Sunday, October 30, 2016

Average Charlestown Voters Need a Voice

by Frank Glista
A version of this article was published as a Letter to the Editor in The Chariho Times.

The Charlestown Citizens Alliance (CCA) Town Council is a political machine that morphed into a power hungry force that disregards the will of the average citizen, pays little or no attention to its volunteer commissions and shows favoritism to its members. If that wasn't bad enough, this council kicks the CCA can down the road when confronted with water issues that plague our town, toxic waste dumps that lurk underground and global warming that is becoming a greater threat at a faster rate......we need a voice.

Robert Malin, a Democrat for Town Council will be that voice. Malin is a true environmentalist. He just doesn't talk about it, he lives it. He recently stated, "There's more to the environment then just acquiring open space, we need to preserve and protect these areas not just for human enjoyment but for all of God's creatures." He then added, "We should expand Chariho's Vocational Technology programs to teach more Green Building methods, we need to help residents, businesses and municipal buildings achieve energy independence by installing solar, geo-thermal and appropriate wind technology."

As the former Chair of the Economic Improvement Commission, I asked Malin what he thought about improving the business climate in Charlestown? I told him that one of the present council's business initiatives was to lower the business licensing fee from $25.00 to $10.00. Another initiative was to increase user fees for festivals at Ninigret Park. Against the advice of the Parks and Recreation Commission, the EIC and the Charlestown Chamber of Commerce, this council wants to discourage future events from the park.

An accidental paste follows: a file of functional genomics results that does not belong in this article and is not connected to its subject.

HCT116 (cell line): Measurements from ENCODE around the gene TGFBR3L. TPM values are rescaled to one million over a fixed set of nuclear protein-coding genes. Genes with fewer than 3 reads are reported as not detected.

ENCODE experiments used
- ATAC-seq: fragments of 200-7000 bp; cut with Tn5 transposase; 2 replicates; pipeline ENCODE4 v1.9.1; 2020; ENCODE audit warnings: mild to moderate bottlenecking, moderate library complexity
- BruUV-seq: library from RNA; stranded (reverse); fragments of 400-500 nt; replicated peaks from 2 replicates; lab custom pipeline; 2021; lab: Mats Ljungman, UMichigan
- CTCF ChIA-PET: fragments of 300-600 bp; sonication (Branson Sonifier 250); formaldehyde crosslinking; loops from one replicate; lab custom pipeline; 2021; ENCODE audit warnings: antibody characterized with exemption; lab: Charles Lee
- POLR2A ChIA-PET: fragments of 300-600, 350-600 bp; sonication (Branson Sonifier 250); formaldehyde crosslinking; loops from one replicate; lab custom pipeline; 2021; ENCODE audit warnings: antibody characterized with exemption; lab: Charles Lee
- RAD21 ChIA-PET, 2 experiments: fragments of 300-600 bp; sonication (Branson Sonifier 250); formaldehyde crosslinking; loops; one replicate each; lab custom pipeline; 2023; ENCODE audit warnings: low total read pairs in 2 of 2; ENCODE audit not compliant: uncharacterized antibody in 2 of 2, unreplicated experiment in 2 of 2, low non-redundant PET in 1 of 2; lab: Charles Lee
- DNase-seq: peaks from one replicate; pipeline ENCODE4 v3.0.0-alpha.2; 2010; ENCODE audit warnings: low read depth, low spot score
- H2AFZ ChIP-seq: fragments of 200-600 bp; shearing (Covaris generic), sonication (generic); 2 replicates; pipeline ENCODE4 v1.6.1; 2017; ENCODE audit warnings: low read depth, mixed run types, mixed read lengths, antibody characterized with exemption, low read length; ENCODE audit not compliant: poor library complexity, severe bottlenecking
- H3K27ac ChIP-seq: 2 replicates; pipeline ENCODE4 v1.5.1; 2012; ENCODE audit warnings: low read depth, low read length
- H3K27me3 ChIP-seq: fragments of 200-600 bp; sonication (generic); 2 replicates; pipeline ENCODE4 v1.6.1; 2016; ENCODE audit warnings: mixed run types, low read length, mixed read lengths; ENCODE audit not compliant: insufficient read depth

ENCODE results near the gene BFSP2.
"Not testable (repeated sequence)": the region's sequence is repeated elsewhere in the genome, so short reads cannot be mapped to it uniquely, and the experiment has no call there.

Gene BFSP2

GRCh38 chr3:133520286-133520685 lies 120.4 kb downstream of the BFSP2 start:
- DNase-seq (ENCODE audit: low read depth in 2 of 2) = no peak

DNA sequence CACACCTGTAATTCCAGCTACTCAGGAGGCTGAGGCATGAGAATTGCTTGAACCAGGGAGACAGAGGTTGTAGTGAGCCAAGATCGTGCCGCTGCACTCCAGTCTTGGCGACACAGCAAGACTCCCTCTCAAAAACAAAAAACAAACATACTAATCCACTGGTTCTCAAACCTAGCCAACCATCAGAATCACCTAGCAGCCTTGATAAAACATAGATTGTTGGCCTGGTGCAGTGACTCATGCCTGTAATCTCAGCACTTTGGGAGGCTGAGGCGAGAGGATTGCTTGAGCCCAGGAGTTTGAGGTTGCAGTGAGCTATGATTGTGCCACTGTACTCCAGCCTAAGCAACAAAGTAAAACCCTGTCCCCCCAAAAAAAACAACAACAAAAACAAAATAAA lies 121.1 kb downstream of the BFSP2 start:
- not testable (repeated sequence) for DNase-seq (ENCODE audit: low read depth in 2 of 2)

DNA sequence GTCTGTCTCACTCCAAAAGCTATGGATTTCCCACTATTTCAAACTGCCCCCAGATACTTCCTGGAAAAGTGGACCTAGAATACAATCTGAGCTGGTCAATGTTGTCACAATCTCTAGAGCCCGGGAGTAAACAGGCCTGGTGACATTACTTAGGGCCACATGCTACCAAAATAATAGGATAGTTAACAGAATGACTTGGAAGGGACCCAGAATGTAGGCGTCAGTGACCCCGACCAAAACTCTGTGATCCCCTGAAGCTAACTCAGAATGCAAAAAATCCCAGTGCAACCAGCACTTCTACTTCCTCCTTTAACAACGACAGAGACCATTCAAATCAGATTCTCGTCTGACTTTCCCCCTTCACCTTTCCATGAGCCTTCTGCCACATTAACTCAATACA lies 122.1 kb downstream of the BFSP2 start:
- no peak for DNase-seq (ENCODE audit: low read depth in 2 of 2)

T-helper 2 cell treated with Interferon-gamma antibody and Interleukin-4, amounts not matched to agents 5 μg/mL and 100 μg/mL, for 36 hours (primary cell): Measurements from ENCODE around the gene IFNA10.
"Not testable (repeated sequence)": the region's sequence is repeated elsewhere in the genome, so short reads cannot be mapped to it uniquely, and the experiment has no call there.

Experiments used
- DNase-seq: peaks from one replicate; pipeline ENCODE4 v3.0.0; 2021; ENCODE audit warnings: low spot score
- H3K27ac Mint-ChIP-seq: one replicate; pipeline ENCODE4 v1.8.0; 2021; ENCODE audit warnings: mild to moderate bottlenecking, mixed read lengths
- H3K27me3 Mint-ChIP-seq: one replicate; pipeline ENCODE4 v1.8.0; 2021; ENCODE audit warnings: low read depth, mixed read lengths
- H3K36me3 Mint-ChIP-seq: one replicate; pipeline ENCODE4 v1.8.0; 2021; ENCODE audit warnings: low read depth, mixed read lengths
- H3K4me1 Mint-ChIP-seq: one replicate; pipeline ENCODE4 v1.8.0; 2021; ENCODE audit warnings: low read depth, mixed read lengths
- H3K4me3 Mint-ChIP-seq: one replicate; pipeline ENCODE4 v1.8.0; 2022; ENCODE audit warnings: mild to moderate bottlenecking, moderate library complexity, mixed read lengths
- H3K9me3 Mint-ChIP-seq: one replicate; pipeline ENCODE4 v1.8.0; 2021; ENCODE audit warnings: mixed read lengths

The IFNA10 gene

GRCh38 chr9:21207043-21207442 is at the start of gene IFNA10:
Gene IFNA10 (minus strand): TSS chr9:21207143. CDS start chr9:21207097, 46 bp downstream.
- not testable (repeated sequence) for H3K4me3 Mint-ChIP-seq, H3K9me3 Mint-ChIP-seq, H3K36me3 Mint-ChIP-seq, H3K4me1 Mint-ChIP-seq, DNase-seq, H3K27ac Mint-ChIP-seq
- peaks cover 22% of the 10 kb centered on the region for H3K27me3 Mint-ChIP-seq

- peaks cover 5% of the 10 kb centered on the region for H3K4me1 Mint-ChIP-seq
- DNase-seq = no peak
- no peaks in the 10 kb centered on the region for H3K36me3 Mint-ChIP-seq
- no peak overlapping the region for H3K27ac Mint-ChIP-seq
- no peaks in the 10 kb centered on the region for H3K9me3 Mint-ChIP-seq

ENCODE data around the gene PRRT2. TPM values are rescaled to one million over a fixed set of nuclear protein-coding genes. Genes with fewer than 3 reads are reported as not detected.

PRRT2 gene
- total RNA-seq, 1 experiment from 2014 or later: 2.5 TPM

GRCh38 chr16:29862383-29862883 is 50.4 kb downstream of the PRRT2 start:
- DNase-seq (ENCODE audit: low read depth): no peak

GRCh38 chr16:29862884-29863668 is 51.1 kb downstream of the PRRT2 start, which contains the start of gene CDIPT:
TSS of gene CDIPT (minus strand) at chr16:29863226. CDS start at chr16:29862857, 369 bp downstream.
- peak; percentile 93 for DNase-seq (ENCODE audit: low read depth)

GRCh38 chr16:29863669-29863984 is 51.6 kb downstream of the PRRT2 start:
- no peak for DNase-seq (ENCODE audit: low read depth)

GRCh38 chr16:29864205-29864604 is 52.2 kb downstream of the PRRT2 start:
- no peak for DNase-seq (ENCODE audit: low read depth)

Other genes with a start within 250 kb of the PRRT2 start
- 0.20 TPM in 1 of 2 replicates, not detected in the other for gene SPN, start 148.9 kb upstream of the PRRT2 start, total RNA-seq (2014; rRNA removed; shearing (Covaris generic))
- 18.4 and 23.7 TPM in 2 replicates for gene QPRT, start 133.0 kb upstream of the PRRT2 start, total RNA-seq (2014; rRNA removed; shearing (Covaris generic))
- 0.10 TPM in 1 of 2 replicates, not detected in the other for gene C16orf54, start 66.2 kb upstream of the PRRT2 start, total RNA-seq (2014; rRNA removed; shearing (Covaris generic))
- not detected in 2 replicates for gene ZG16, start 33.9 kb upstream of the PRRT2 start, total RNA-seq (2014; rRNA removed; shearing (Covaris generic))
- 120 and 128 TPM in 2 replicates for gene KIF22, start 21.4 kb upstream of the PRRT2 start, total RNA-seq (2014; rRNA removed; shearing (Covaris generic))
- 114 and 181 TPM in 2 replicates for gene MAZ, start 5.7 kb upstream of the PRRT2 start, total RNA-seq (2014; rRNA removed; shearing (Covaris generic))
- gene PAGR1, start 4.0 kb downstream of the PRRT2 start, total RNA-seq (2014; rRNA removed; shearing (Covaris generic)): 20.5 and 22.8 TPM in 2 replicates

He said, "We need to develop green technology businesses and to support local agriculture and aquaculture. I would like to promote Eco-Tourism and the Arts. These are the future businesses that work hand in hand with an environmentally sound community."

On November 8th, please cast your vote for Robert Malin for Town Council and end our towns "one party rule."

Thursday, October 27, 2016

Notes from the Field: Setting the Record Straight

by Robert Malin
Some of you may have seen the letter to the editor in the paper where George Tremblay takes a few words technically in error out of my brochure and makes a major case out of it.

A full statement will be submitted shortly after it is proofed.

What is the CCA's position on Wind Power or Climate Change? Maybe Mr. Tremblay will tell us.

Update: Here is a response.

Wednesday, October 26, 2016

Notes from the Field: Wind Power

by Robert Malin
Leadership is about understanding the long term consequences of an action and building a consensus around it. Good leadership is when you get it right. If we are to seriously address Climate Change, we need to have all options represented.